Editor's Commentary - Primary radiotherapy versus radical prostatectomy for high-risk prostate cancer: A decision analysis

BERKELEY, CA (UroToday.com) - Two recent reports from retrospective databases have suggested that the 10-year survival from high-risk prostate cancer (CaP) is better with surgery than radiotherapy.

However, in Cancer, Mr. Ravi Parikh and Dr. David Sher report a decision model that suggests radiotherapy with androgen deprivation therapy (ADT) or RT+ADT is superior to surgery with adjuvant radiotherapy (S+RT). The decision model was a Markov model to simulate three hypothetical cohorts of men with non-metastatic, high-risk CaP; Cohort 1 received RT+ADT, cohort 2 received S+RT, and cohort 3 received S+RT+ADT. Outcome probabilities were derived from published literature: RT+ADT from RTOG 92-02 and EORTC 22863, S+RT from SWOG 8794, and S+RT+ADT by multiplying the baseline risk of recurrence after S+RT by the hazard ratios for ADT derived from RTOG92-02 and RTOG 86-10. The risk of distant metastasis was also derived from RTOG 92-02 and the HR of local recurrence evolving into metastasis was 1.89. Toxicity was also derived from published literature. A sensitivity analysis permitted adjustment of the assumptions in the model.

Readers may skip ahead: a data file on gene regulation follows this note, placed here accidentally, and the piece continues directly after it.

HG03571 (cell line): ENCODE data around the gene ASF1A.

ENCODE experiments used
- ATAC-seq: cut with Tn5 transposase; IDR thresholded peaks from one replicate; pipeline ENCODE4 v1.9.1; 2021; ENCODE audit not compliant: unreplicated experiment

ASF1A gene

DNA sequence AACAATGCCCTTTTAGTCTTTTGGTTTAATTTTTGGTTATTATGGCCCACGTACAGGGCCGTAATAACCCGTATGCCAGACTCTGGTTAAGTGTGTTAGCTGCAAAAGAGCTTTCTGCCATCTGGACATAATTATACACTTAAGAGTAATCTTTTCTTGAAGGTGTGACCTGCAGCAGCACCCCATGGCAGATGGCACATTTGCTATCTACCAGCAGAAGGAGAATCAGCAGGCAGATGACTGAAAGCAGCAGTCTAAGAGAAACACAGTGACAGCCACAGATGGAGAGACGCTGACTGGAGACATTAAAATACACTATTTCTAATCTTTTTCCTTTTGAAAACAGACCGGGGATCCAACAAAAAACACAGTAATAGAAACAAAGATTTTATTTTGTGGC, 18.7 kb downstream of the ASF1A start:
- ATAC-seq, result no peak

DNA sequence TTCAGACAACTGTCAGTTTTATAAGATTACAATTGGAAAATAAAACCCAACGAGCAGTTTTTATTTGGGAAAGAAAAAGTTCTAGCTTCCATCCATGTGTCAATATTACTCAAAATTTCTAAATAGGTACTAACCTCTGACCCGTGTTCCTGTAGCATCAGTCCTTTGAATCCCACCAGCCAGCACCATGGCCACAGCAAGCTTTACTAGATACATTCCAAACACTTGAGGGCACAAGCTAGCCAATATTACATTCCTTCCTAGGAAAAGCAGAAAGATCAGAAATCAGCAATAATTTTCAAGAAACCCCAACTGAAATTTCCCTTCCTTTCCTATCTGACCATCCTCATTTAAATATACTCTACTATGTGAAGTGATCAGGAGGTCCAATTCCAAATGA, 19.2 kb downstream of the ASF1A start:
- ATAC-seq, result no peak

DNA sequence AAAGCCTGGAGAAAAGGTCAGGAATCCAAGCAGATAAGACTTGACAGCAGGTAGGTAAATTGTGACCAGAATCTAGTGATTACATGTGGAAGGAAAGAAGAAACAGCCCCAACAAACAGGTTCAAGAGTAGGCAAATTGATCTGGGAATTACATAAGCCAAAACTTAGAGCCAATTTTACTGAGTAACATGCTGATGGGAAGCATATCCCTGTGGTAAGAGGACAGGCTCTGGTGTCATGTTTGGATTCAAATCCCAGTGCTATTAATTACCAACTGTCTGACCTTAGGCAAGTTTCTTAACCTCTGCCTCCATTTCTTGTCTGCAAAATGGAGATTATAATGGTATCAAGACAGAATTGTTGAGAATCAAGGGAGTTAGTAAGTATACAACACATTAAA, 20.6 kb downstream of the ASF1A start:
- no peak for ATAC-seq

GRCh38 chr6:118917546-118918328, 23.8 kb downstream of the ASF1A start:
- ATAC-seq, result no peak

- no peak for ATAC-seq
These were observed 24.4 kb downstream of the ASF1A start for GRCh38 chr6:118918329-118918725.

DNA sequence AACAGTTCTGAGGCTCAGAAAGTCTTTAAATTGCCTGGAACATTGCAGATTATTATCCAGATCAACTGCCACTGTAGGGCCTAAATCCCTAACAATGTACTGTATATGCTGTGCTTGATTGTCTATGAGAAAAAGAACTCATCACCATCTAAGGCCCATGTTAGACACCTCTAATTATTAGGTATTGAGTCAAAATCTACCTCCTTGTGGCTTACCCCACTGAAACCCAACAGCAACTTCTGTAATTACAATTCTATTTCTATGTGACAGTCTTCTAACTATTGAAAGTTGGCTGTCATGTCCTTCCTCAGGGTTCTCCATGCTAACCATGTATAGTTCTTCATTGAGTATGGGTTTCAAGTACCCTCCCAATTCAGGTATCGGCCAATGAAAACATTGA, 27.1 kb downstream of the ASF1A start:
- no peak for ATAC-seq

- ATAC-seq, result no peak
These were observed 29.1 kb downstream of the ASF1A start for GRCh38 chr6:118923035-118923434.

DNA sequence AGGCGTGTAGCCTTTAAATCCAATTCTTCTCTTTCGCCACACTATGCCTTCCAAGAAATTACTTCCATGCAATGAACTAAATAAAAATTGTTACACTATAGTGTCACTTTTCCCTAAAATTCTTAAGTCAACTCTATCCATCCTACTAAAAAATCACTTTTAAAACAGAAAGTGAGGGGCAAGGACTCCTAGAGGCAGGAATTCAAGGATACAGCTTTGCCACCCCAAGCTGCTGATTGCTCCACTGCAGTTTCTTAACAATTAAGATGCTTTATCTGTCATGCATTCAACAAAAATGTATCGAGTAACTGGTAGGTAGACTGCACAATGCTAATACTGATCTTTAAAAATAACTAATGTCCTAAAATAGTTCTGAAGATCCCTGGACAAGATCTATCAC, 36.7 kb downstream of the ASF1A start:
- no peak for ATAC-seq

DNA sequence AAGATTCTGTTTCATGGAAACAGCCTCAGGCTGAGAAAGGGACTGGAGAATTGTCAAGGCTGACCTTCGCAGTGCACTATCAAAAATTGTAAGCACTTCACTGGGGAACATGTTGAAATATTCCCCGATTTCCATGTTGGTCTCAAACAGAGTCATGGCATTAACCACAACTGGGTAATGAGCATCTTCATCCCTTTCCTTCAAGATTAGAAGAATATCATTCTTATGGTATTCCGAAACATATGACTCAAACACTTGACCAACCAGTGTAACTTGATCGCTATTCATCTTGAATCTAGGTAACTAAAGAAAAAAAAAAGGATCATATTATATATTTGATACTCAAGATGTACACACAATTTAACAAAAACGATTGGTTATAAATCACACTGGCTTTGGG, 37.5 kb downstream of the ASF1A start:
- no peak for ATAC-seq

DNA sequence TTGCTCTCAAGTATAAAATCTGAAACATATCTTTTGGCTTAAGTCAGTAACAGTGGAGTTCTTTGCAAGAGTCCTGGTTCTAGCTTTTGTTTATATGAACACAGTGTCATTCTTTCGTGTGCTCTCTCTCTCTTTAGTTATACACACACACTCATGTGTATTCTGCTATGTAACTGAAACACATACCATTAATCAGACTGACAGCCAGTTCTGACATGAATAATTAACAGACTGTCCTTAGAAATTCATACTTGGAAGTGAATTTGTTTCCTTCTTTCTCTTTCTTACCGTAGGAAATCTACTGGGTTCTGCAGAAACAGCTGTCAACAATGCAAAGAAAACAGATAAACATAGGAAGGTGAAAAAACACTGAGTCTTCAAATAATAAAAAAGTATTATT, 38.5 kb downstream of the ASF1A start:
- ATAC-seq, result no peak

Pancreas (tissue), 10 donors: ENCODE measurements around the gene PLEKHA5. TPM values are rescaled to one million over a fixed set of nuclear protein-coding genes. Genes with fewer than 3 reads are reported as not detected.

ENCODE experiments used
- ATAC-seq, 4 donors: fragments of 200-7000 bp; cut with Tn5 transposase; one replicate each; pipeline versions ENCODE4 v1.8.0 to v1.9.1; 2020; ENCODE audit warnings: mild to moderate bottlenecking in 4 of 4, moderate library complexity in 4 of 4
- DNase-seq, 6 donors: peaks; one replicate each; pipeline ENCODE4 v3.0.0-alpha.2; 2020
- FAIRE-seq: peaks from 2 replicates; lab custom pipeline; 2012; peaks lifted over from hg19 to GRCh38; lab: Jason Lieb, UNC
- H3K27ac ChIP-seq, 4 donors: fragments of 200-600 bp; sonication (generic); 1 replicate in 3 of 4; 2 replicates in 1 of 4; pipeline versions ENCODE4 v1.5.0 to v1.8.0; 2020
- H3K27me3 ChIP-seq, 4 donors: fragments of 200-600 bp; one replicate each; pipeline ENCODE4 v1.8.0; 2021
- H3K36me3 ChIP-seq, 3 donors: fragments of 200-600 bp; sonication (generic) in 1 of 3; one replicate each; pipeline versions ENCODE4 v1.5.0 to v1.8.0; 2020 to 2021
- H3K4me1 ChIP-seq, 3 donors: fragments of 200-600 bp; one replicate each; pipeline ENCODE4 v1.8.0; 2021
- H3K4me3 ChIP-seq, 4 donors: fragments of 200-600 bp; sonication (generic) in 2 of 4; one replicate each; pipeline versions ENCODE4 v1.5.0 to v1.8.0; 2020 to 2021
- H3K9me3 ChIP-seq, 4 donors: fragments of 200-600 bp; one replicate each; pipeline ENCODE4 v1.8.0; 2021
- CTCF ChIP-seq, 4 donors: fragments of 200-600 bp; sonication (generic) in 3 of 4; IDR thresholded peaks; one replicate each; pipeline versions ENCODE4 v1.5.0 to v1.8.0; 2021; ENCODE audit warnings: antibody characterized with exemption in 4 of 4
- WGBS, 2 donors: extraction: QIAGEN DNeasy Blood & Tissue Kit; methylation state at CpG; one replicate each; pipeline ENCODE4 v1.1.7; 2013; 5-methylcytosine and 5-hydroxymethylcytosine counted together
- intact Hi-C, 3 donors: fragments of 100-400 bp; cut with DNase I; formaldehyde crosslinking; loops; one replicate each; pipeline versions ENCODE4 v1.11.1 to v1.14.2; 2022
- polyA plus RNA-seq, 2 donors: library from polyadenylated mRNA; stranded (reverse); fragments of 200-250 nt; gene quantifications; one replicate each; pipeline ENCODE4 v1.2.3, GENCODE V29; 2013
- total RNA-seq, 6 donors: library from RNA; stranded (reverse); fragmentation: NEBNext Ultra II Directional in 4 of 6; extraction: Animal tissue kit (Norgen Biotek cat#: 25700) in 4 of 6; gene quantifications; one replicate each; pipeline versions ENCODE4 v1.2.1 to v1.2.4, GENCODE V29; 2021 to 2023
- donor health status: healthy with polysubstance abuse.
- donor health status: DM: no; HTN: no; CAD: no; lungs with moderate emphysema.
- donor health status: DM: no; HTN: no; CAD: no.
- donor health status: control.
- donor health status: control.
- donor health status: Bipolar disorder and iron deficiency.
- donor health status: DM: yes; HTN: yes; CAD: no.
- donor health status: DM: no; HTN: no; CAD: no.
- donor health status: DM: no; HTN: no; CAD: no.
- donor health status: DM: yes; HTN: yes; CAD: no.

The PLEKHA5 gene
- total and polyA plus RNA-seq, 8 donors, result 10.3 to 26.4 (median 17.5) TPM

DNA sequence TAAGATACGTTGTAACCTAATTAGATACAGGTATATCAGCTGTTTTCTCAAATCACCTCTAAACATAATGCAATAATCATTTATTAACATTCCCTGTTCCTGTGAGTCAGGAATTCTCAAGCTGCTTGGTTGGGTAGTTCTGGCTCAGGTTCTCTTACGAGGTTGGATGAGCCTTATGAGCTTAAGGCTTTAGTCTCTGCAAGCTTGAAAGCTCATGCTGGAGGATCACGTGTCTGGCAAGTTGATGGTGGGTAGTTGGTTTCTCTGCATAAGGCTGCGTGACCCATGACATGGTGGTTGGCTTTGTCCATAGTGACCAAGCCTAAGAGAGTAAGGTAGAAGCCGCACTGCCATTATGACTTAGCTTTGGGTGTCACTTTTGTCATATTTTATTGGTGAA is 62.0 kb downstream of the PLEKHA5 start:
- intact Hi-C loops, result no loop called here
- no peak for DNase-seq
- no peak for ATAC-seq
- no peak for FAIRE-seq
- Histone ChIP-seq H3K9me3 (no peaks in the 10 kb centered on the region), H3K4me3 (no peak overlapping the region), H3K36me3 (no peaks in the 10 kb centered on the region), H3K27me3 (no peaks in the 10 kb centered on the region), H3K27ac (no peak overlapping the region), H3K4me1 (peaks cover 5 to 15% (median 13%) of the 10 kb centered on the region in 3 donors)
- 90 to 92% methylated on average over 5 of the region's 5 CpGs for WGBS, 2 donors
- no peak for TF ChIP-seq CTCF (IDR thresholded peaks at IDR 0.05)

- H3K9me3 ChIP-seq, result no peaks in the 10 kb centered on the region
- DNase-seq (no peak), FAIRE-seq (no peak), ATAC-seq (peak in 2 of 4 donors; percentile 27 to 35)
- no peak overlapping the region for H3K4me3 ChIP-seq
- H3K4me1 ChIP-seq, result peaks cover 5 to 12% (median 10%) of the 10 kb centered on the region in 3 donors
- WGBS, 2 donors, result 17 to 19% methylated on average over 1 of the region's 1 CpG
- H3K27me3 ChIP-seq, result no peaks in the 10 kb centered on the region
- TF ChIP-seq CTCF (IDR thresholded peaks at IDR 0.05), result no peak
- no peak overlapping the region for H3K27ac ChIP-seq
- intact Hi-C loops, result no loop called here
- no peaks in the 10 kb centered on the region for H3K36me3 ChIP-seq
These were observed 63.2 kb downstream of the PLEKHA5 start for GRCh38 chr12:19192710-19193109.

The model predicted 10-year local recurrence and distant metastasis rates similar to the clinical trials, suggesting realistic estimation of outcomes. In the base case, the quality–adjusted life expectancy (QALE) for RT+ADT, S+RT and S+RT+ADT were 9.3, 8.0, and 9.5 quality-adjusted life years (QALYs), respectively. In the head-to-head comparison, RT+ADT was associated with in increase of 1.3 QALYs compared with S+RT. Applying different sensitivity analyses revealed that RT+ADT resulted in more than 1 QALY difference compared with S+RT. S+RT+ADT led to a higher QALE, but usually <1 QAL-month. Interestingly, if the all-cause mortality from ADT was included, then S+RT had a 1.2 QALE benefit over RT+ADT and 0.5 benefit over S+RT+ADT.


Cancer. 2011 Jun 30. Epub ahead of print.

PubMed Abstract
PMID: 21720990

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